To apply:

As always, we are here to answer questions.

Best regards, Leslie

Leslie Arutunian

Director, Wildlands Studies


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The Big Scholarship List

I can’t say they will all apply to you, but this is quite the list!

And there are a few search engines too:

Scholarship search engines

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JOB: YMCA Earth Service Corps in Seattle

AmeriCorps job posting (link below) for YMCA Earth Service Corps in Seattle and would be a great fit for those interested in environmental education.

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Foreign Affairs Fellowships: Pickering, Rangel, PPIA, Payne, Carnegie, Humanity in Action fellowships & more!

Foreign Affairs Fellowships Information Session: Pickering, Rangel, PPIA, Payne, Carnegie, Humanity in Action fellowships & more!

Tuesday, June 19, 5:30pm

This session will be conducted online via Zoom. RSVP to attend and we’ll send you the link to the online meeting:

Description: There are a variety of foreign affairs fellowship programs that provide funding for academic and professional preparation for undergraduate students and alumni considering international careers. Some fellowships prepare students specifically to enter the U.S. Department of State Foreign Service (Charles B. Rangel International Affairs Program, Thomas R. Pickering Foreign Affairs Fellowship, Donald M. Payne International Development Graduate Fellowship Program), representing America’s interests abroad. Others provide research experience (Carnegie Endowment for International Peace Junior Fellowship Program). And still others have broader goals of expanding participation in public policy (Public Policy & International Affairs Program) and exploring national histories of discrimination and resistance (Humanity in Action Fellowships).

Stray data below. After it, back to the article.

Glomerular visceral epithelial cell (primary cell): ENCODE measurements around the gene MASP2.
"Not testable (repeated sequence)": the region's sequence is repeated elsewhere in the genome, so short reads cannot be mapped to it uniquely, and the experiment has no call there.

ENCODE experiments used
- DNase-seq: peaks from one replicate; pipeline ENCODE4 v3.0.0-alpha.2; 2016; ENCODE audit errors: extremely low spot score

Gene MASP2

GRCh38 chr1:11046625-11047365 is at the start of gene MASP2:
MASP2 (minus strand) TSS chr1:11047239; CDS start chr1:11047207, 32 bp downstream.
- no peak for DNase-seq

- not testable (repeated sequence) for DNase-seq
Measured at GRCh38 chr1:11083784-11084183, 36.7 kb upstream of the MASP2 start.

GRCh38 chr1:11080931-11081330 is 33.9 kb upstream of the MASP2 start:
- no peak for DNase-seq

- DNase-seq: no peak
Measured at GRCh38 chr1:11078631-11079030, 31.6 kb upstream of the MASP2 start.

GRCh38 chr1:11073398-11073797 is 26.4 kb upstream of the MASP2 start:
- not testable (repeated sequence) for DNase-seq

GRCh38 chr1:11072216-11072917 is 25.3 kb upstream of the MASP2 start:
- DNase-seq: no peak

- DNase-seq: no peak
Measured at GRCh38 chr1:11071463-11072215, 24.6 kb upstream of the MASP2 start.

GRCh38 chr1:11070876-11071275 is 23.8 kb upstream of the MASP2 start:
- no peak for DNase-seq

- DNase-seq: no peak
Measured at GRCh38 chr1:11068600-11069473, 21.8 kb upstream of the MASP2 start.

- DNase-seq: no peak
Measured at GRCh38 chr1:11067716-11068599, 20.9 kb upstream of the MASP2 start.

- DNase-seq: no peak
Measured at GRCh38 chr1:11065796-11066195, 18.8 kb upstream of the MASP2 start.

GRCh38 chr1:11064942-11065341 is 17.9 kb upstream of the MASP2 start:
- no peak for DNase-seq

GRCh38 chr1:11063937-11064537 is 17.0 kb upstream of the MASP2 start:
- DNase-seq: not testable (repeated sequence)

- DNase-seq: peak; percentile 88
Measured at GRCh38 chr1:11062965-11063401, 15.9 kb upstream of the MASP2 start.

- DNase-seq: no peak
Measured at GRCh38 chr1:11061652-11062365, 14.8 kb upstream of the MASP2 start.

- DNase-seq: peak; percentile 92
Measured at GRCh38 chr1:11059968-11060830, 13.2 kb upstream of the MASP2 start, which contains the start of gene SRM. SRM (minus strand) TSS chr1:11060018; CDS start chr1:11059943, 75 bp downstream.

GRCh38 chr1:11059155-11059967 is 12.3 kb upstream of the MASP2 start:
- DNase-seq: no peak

Join us for an introduction to these program and application processes. Deadlines will be coming up in the early fall for many, so summer is a great time to be working on applications!

Thank you,


Director, Office of Merit Scholarships, Fellowships & Awards
Center for Experiential Learning & Diversity

Box 352803
Mary Gates Hall, Suite 171, Seattle, WA 98195
robinc /

Pronouns: she/her

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Call for Student Volunteers

Society of Wetland Scientists and Society of Ecological Restoration: Joint Conference in Spokane, Washington, October 15-17, 2018.

Call for Student Volunteers

Conference participation has many benefits:

· Meeting the region’s leading ecological restoration and wetland science practitioners

· Learning about the latest research and innovations

· Connecting your coursework and research to real-world efforts to restore systems in the Northwest, Great Basin, Intermountain West, and beyond.

· Making connections and growing your personal network

Volunteer at the conference to receive reduced or waived conference registration (including meals)!

Volunteer duties may include helping with poster set-up and take-down; supporting AV needs; staffing registration desk; and supporting field trips and workshops. Volunteers
will be asked to attend a brief volunteer training and information session, likely to be held the evening before the conference begins (or the morning of the first day). Volunteers will receive registration waivers as follows:

· Volunteer for 12 hours: attend free all 3 days of the conference

· Volunteer for 8 hours: attend 2 free days of the conference

· Volunteer for 4 hours: attend 1 free day of the conference

Volunteer opportunities are limited and will be filled on a first-come, first-served basis. For information about the conference, visit

2018 PNW-SWS SERNW Regional Conference

Welcome to Restoration 2018! Find all you need to know about this year’s joint conference, Restoring Resilient Communities in Changing Landscapes, starting from our home page.

To request volunteer status or ask questions about volunteering, please contact Josh Wozniak, SWS-PNW member, at

Application deadline is August 31, 2018.

Call for volunteers 2018.docx

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New Scholarship Opportunity

Concordia University Wisconsin provides a list of external scholarships for students.